We built our own house out of clay for just £6,000 and have paid no bills for a decade saving £40,000 a YEAR
A FAMILY has shared how building a house out of clay for £6,000 has helped them save £40,000 a year as they haven't paid any bills in over a decade.
Misty Murph Ariens, 36, and her husband Bryce 46have become self-sufficiency experts since they decided to live in an off-grid self-built clay home when they moved to ruralDurham in Canada.
After spending three years learning tips and tricks about the homestead lifestyle, the pair decided to buy their own piece of farmland and build a cob house- a natural material made of clay, sand, and straw.
The former chefs, who have daughters Sage, seven, and Aurora, five, are almost entirely self-sufficient, cooking their meals on a wooden stove.
They get electricity from solar panels and use rain and a well for water, while most food comes from their own cows, chickens and ducks, and their vegetable patch.
The garden grows all the traditional orchard fruits and produces a variety of nuts and vegetables which they harvest on a weekly basis.
The couple who runs a small catering business in the local community, estimate their lifestyle costs them nearly £9,000 a year.
Bryce claims the reason their family is financially stable despite their lack of consistent income is their low-cost, self-sufficient lifestyle.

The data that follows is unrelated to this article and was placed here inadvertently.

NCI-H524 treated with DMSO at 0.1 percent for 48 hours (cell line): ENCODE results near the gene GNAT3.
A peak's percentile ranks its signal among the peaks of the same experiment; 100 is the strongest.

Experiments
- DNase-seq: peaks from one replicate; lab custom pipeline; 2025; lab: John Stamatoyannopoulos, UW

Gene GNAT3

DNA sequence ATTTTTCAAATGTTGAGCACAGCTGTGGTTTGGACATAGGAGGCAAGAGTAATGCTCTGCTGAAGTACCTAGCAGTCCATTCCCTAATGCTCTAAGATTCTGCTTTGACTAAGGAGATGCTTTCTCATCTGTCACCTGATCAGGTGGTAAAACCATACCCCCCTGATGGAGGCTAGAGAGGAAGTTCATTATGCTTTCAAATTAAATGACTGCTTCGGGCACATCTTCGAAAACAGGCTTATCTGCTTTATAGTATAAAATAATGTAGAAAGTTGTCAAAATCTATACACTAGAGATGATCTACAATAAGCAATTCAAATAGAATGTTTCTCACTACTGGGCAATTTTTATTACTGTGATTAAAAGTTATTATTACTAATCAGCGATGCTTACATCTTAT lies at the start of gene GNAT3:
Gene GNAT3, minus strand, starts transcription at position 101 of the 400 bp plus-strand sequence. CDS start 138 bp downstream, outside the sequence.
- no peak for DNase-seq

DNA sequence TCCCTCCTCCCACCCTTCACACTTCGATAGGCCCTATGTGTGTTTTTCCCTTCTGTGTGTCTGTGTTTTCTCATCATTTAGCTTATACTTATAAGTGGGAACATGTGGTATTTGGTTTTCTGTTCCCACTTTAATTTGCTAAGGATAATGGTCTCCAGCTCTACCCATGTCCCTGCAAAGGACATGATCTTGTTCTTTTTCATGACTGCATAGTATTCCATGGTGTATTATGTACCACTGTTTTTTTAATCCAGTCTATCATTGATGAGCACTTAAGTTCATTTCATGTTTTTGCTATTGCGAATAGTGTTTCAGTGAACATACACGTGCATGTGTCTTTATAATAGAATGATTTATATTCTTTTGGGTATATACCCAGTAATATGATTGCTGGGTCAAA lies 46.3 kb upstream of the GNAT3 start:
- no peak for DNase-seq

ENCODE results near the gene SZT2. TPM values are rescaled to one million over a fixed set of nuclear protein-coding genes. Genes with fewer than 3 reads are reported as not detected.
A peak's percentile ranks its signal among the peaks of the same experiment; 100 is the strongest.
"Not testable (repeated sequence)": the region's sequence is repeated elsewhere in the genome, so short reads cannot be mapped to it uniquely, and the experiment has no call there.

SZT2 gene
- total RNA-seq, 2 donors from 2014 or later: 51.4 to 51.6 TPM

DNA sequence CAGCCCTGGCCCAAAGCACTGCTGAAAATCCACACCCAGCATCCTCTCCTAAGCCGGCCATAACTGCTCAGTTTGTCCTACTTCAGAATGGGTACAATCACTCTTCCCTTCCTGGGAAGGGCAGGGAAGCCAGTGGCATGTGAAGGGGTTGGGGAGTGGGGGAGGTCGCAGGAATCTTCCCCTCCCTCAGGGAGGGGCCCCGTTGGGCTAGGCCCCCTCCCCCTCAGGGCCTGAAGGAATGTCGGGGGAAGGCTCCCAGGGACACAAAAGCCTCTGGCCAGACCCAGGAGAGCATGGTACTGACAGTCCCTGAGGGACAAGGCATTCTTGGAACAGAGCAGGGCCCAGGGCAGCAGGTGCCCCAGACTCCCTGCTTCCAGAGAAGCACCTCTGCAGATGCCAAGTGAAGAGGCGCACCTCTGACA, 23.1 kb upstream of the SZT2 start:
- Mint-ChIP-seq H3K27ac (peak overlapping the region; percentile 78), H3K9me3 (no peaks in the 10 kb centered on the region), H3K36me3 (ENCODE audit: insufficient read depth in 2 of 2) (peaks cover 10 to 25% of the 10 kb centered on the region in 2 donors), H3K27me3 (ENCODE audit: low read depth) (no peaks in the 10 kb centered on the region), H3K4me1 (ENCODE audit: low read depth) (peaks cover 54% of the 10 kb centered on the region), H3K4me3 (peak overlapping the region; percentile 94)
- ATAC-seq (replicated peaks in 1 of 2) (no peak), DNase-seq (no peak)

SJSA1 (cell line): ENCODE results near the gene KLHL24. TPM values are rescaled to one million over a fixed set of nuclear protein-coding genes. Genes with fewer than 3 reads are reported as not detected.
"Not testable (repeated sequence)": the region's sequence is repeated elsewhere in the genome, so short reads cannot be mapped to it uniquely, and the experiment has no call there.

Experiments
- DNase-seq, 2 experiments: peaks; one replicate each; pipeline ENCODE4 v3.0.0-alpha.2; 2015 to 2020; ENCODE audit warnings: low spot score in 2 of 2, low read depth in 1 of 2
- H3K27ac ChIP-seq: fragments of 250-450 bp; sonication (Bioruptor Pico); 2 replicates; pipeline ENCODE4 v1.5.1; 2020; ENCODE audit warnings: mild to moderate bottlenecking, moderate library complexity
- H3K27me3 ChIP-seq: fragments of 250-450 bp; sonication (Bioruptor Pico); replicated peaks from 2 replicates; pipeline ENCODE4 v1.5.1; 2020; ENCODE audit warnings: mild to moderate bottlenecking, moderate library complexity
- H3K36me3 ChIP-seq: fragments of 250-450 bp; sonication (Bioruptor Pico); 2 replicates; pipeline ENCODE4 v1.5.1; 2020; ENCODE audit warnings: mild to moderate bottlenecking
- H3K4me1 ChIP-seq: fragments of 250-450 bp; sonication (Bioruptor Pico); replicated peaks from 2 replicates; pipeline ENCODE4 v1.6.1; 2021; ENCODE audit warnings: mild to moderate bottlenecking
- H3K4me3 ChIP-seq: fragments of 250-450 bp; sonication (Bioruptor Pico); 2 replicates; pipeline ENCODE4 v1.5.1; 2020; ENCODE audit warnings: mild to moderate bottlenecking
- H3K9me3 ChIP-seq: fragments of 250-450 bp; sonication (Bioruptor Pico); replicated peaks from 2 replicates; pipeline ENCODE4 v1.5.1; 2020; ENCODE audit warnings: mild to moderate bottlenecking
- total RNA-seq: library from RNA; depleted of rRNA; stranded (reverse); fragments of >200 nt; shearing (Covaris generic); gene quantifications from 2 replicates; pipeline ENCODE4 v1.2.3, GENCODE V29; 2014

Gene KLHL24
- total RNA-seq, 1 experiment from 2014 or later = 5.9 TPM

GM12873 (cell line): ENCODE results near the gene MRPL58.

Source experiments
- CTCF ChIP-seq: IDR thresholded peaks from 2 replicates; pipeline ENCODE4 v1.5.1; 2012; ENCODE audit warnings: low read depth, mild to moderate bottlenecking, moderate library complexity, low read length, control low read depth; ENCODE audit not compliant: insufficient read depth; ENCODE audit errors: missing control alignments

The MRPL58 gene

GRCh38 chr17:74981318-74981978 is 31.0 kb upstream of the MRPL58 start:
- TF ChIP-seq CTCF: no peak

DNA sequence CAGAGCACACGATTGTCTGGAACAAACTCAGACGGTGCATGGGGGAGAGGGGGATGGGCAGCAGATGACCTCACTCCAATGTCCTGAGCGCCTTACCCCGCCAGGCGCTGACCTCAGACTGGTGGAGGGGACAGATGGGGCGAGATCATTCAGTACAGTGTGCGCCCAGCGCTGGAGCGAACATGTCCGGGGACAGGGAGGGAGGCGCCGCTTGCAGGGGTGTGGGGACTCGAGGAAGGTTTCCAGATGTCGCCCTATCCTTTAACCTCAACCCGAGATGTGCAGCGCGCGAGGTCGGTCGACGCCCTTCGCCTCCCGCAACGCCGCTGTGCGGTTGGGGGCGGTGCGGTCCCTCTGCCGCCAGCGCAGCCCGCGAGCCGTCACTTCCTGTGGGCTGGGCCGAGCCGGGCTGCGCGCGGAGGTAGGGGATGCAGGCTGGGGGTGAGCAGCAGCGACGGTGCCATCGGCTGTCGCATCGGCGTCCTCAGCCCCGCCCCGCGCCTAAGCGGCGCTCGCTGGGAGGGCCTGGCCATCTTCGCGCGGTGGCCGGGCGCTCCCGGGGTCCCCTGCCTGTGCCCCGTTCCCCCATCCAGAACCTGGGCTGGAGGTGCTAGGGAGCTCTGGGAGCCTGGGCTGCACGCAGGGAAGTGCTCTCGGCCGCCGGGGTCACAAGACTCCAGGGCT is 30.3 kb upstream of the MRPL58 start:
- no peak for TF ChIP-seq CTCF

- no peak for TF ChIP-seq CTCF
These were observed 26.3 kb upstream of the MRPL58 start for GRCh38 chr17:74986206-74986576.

"We've worked out over the years that our annual living costs amount to approximately $15,000 – and that's with raising two kids," he said.
"We try to be as self-sufficient as possible, farming and harvesting all the food we eat.
"We do get the occasional shopping delivery to the nearest road, but that's only for a very select range of essential items.
"I think the difference with our lifestyle is not so much what we do, but why we do it.
"Of course we do have to acquire money, but the focus of our day is finding the most sustainable and fulfilling way to live.
'NEVER BEEN HAPPIER'
"Whereas most people are spending the majority of their time working to afford the necessities of life, we spend our time working to acquire these necessities directly.
"Granted its not a life for everyone, but it works for us, and, as a family, we've never been happier."
The couple met while working as chefs in Hamilton but realised they weren't suited to living in the big city after visitingBryce's grandmother's cob cottage in rural Durham for 54 weekends in a row.
They eventually moved there in 2006 and bought the land three years later for£22,000 despite it being covered in rubbish and abandoned materials which they spent weeks clearing.
It took them four months to complete their home and have spent every summer since moving in improving it.
Their daughters are home-schooled by Misty, and taught a traditional syllabus with the addition of key primal skills, animal care and building techniques.
The family gets around by cycling, walking or travelling on horseback.
Misty, from Dundalk, Ontario, said: "From the moment we met we instantly knew we wanted to live an alternative lifestyle.
"Bryce's grandmother's cottage was so peaceful and we were constantly disappointed when we had to leave and go back to the city.
"I've always suffered with intense migraines but when we moved to the countryside they started to become less and less frequent.
"Six months after moving they'd stopped completely and I'm convinced it was the noise and the city environment which had been the cause of my discomfort.
"Rural living immediately made sense to us, and the idea of being completely self-sufficient was really appealing."
A young TikToker revealed last month she is very happy living off-the-grid on an unnamed island off the coast of Canada.
Ella Genevive, 19, said she loves her home despite not having a fridge or electricity.
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